On Friday 29 November 2013 Geertjan de Vries will defend his PhD thesis entitled 'Venture Capital: Relations with the Economy and Intellectual Property'. His supervisors are professor Enrico Pennings and professor Joern Block (both of Erasmus School of Economics). Other members of the doctoral committee are dr. Luca Berchicci, professor Justin Jansen (both from Rotterdam School of Management), and professor Roy Thurik (Erasmus School of Economics).
Time and location
The PhD defence will take place in the Senate Hall of Erasmus University Rotterdam and will start at 13.30 hrs.
About the dissertation
Venture capitalists (VCs) focus on the financing and advising of young innovative start-ups. Over the years, venture capitalism supported the creation of nowadays globally leading technology firms such as Google, Facebook, Microsoft, Intel and Apple. Overall, VC funds had a strong positive impact on firm growth, technological development, and the evolution of industries.
In his thesis, Geertjan de Vries conducts one of the first studies that provides empirical evidence regarding the effect of an economic crisis on VC activities. Studying the impact of the 2000-2001 dot-com crisis and the 2008-2009 financial crisis, the thesis investigates how a period of economic downturn affects VC activities across industries and countries. A period of economic crisis is associated with a decrease in the number of initial funding rounds and also with a decrease in the amount of funds invested in later funding rounds. These effects differed across industries and were stronger in the US than in other countries. With regard to syndication strategies, VCs had a lower tendency to syndicate investments during a period of economic crisis, and the size of the syndicates was smaller. The effect on syndication activities is primarily found for later-stage financing rounds. Overall, these findings can be explained by the worsening fund raising and exit opportunities during a period of economic crisis, forcing VCs to adjust their investment strategies.
Secondly, the thesis examines VC-backed start-ups’ intellectual property (IP) filings. Through IP rights, a firm can exclude others from the use of its company-specific intangible assets. The relationship between IP applications and start-up valuations by VCs is addressed, showing that the number and breadth of a start-up’s trademark applications have a positive yet decreasing effect on the financial valuations of start-ups by VCs. In addition, the impact of VC funding on a start-up’s IP orientation is examined, distinguishing between a trademark- and a patent orientated IP strategy. Results show that the incentive of a VC to start generating revenues on the market makes VC funded start-ups more likely to file initial IP in the form of a trademark rather than a patent.
The findings of this thesis are relevant for start-ups and VCs. Both should take the documented volatile nature of the VC market into account and aim to recognize changing conditions as early as possible and adapt planning accordingly. Similarly, governments should be aware of the strong effect of economic sentiment on venture capitalism as an important driver of innovative activity. Lastly, where market orientation tends to be valued by VCs, one way of documenting market orientation by start-ups is to begin defending their marketing assets by filing trademarks as soon as possible.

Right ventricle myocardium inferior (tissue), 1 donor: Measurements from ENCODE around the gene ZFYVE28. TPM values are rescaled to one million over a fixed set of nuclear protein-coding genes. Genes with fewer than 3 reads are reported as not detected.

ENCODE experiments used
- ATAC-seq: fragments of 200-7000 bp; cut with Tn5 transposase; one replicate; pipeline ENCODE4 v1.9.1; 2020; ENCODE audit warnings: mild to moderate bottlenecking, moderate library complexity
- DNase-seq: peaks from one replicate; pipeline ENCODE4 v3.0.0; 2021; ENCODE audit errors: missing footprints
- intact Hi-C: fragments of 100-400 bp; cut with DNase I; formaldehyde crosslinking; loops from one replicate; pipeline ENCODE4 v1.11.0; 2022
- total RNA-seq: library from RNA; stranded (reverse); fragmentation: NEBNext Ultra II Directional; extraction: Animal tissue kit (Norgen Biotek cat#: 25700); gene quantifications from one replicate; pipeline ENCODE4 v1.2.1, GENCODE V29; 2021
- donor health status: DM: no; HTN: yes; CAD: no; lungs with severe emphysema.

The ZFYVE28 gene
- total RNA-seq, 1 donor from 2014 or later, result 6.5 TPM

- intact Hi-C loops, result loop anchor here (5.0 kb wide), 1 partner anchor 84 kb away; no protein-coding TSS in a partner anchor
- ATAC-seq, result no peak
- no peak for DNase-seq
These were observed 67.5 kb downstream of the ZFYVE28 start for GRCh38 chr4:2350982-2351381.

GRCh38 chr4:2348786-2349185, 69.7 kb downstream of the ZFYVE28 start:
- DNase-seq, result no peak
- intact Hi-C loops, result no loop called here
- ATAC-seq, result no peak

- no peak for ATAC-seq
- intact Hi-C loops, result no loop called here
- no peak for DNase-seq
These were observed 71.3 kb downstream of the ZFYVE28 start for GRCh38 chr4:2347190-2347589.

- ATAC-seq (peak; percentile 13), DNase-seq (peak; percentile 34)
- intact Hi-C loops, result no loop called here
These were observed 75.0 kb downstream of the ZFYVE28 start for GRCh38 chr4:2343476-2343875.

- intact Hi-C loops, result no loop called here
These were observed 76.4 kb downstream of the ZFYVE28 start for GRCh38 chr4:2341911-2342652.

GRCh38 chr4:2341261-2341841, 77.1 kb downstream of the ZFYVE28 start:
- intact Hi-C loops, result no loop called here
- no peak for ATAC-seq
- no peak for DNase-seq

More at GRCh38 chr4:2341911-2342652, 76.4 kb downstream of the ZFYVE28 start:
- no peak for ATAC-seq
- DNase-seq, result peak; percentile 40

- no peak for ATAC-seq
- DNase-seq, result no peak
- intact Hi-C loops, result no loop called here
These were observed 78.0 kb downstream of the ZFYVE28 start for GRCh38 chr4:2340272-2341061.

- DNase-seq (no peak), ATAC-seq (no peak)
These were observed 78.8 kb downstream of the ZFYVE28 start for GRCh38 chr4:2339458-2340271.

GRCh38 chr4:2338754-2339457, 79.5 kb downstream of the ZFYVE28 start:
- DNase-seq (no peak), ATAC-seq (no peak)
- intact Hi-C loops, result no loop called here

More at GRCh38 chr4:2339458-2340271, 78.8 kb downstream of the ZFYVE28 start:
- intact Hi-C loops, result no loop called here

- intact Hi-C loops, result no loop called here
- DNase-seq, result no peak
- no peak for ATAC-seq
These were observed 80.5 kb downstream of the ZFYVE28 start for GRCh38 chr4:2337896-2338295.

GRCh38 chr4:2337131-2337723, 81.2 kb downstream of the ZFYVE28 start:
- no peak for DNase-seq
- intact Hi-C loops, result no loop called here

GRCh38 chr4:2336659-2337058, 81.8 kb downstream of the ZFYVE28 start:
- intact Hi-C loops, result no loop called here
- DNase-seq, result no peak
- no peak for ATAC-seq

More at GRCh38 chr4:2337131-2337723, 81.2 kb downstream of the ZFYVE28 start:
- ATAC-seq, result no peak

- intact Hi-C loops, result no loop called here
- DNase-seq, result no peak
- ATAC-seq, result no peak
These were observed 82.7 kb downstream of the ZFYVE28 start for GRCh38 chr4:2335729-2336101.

About Geertjan de Vries
Geertjan de Vries (1984) obtained his Master’s degree in Economics & Business at Erasmus School of Economics in 2008. In 2009 he started his PhD in Economics at the Tinbergen Institute. His work is published in Journal of Business Venturing, Venture Capital, and Oxford University Press. Currently, Geertjan works as an assistant professor at the Department of Applied Economics at Erasmus School of Economics.
Abstract of 'Venture Capital: Relations with the Economy and Intellectual Property'
This thesis analyses venture capital (VC) investments under changing economic conditions and in relation to start-ups’ intellectual property (IP) filings. Studying the impact of the 2000-2001 dot-com crisis and the 2008-2009 financial crisis, the first part of this thesis investigates how a period of economic downturn affects VC activities across industries and countries.
The second part of this thesis examines VC-backed start-ups’ IP filings. The relationship between IP filings and start-up valuations by VCs is addressed. In addition, part two analyses the impact of VC funding on a start-up’s IP orientation, distinguishing between a trademark- and a patent orientated IP strategy. Findings show a strong link between economic conditions and funding stages, funded amounts, and syndication activities in the VC market. With regard to IP, this thesis shows that VCs attach significant value to start-ups’ trademark applications.